Love, Death + Robots has been one of the best recurring projects to come out of Netflix. Headed by folks like David Fincher and Deadpool director Tim Miller, the series is a compilation of short films rendered in different forms of animation (and occasionally incorporating some live-action elements). Though the seasons are foundational hit or miss due to their anthology nature, it’s a show that has allowed creators to showcase that animation is not a medium that can only satisfy younger audiences. If that means getting a few weaker entries, it’s a small price to pay.
And honestly, Love, Death + Robots Season 3 might be the best compilation of shorts yet. There is an excellent diversity in animation styles and approaches, and the nine-episode order leaves little room for too much bloat or similarity. It feels like the last two seasons allowed the filmmakers to figure out the best way to order the episodes so that things feel truly different each time.
As far as highlights for Season 3 of Love, Death + Robots, there aren’t many segments that don’t deserve mentioning. The first episode, “Three Robots: Exit Strategies”, brings back three characters from the first season as they continue to look at a post-apocalyptic Earth and how humans tried to survive the end of civilization. It’s a humorous way to return to the series and will surely please the more cynical and silly audiences. After that, we get one of the best episodes of the season, “Bad Travelling”, directed by David Fincher himself. This is a nautical tale involving an alien crustacean that takes over the ship and it’s the kind of story that could easily be expanded into a feature film. With this being Fincher’s directorial debut for the series, it’s a strong hope that he will return for another installment if we get a Season 4.
The third episode of Love, Death + Robots Season 3, “The Very Pulse of the Machine” takes the cake as the best episode of the series. Two astronauts on Jupiter’s moon, Io, crash. After only one of them survives, the story becomes a trek across the moon’s surface to get to a safe landing area. But within that comes a psychedelic and transcendental experience that is best left unspoiled. The vibrant colors and steady pacing make this a revelatory episode that will likely stand as one of the best in the entire history of the show. After that, the next five short films vary from quite fun to totally skippable. “Night of the Mini-Dead” is the shortest of the season at only seven minutes, but it’s a cute and cheeky speed-run of a zombie apocalypse story. The other worthwhile entries in this stretch, “Kill Team Kill” and “Mason’s Rats” are hyper-violent goofs that are totally enjoyable if deliberately light. Still, it’s time well-spent for such a short amount of required attention.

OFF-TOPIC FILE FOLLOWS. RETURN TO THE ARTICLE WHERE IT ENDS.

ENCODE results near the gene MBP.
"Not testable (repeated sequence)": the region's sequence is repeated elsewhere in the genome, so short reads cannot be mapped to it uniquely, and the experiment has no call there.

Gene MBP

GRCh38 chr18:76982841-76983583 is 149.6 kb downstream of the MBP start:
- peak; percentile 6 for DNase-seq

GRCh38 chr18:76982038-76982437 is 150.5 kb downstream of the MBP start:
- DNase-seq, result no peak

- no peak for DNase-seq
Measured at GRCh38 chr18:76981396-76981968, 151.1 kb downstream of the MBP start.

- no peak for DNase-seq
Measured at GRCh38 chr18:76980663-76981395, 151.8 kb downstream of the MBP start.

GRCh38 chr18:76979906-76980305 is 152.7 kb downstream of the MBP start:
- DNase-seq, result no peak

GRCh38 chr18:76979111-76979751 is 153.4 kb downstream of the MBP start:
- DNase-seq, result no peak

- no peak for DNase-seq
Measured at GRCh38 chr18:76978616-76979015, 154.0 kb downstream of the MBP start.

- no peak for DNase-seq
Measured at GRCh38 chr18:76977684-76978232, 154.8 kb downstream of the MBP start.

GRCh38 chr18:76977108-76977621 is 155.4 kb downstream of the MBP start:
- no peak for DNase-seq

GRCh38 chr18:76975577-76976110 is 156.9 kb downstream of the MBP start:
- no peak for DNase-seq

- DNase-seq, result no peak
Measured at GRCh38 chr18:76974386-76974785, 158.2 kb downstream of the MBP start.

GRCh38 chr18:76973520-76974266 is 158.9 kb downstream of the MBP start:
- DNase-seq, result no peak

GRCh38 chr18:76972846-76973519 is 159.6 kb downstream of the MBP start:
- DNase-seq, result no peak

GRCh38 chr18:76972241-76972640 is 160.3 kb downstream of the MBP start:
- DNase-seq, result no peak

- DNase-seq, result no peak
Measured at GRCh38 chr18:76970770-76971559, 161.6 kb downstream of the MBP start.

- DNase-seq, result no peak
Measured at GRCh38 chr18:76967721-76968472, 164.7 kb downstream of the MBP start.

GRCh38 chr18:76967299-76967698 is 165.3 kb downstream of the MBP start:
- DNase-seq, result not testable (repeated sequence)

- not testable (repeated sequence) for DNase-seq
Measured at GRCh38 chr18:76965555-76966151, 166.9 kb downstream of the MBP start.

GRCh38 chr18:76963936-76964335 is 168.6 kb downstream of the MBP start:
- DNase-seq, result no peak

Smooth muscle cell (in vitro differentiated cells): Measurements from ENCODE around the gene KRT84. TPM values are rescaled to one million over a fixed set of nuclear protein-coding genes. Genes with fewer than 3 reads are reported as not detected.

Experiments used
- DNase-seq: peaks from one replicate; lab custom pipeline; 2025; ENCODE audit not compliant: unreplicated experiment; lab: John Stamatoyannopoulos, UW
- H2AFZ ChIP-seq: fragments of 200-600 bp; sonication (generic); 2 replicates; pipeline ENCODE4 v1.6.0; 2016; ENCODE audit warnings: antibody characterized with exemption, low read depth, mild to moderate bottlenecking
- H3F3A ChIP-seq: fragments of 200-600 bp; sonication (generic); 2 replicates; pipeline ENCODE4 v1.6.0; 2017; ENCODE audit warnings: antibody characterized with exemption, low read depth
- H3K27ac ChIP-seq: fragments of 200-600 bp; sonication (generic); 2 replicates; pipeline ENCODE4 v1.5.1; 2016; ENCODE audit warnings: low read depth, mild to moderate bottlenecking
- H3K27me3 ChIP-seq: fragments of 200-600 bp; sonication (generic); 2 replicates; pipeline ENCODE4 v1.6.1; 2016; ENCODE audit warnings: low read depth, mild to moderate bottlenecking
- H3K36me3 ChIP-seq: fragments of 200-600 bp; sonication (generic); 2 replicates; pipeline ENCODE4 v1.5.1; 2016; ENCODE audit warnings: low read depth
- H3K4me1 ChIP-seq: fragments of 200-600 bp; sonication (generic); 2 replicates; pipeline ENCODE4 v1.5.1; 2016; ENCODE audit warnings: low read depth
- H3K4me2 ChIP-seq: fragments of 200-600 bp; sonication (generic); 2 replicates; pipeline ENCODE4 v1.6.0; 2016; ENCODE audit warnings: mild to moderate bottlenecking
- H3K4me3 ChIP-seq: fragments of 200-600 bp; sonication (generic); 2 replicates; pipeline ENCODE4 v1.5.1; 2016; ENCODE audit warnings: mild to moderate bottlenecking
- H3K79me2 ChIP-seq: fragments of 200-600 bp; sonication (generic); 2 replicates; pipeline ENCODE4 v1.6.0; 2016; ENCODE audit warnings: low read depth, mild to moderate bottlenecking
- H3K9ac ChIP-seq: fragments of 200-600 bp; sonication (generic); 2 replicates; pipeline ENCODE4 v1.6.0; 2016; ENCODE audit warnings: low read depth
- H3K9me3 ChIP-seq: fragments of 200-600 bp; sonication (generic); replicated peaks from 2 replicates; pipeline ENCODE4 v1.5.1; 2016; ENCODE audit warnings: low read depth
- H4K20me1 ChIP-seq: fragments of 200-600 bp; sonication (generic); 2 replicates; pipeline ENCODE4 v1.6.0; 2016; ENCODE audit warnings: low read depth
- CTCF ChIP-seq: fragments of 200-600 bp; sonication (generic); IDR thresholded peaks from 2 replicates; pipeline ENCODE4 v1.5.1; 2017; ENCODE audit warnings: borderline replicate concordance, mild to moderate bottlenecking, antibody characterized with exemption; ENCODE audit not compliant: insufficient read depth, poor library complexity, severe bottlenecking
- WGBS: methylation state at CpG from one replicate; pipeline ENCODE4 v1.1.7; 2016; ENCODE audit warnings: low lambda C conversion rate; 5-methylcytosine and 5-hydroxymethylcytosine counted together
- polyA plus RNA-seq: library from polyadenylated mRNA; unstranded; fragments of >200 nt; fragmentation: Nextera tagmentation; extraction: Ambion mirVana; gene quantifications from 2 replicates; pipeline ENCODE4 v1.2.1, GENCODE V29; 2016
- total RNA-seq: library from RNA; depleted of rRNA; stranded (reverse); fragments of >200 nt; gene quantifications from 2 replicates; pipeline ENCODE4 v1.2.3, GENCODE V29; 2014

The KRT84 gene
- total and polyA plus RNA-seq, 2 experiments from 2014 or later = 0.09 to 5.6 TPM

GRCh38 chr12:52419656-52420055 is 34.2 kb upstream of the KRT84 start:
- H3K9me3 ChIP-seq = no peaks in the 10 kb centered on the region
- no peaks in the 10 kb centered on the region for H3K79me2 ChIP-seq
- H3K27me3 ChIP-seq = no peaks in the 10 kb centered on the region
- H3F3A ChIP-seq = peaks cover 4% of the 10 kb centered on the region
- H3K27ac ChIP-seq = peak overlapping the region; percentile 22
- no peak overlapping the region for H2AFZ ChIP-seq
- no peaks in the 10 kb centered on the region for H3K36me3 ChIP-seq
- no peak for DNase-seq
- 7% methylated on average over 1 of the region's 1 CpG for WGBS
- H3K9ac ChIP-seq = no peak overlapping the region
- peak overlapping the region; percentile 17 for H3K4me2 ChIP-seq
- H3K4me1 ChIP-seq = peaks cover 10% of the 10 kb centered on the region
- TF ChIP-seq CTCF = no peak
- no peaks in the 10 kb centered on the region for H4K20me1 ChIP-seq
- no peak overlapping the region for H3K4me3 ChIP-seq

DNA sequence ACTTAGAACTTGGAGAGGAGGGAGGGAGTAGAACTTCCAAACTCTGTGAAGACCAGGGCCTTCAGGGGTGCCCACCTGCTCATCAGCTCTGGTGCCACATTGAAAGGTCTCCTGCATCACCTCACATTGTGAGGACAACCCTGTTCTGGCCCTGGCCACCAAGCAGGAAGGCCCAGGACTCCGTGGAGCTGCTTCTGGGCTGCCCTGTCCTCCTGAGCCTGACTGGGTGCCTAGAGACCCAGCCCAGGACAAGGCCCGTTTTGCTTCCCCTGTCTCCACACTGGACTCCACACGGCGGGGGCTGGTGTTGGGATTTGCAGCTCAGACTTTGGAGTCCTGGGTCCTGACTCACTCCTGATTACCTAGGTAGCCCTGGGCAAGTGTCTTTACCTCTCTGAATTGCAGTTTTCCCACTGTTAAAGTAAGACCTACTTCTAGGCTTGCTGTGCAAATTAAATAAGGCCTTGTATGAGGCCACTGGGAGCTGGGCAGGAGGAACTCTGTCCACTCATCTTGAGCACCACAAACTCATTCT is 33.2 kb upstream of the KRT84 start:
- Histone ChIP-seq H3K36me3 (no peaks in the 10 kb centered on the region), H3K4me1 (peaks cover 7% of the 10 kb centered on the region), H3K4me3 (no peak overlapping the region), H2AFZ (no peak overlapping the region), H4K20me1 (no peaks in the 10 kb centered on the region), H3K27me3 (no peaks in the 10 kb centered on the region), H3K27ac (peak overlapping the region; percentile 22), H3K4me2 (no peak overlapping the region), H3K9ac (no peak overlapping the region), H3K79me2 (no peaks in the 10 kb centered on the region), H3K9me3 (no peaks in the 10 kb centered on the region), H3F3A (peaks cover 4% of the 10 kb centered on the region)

The only misses in the season are “Swarm” and “In Vaulted Hauls Entombed”. These exemplify the worst of Love, Death + Robots as they come across as tech demos instead of fully realized stories and showcases of animation. The weakest entries in the show’s history have always felt like video game cutscenes ripped out of some Halo or Gears of War knockoff. Both of these entries have intriguing ideas at their core, but their execution and structure leave so much more to be desired. These are the only ones worth skipping.
And to close out Love, Death + Robots Season 3 is “Jibaro”, a radical and landmark piece of animation from Oscar and Emmy winner Alberto Mielgo. This entry takes the familiar tale of the siren and turns it into something primal and pulsing. It’s the only episode that features no dialogue and it makes use of this decision by being a sensory overload in the best of ways. There is a clear reason why this closed out the season. While “The Very Pulse of the Machine” is this reviewer’s preferred entry, there is no question that “Jibaro” is the standout of the season.
Here’s hoping we have more Love, Death + Robots to look forward to in the future. This is one of the best things Netflix has ever allowed to happen. If they want to hold on to subscribers after a devastating loss, maybe they should be making more projects like this instead of shows asking if something is made out of cake.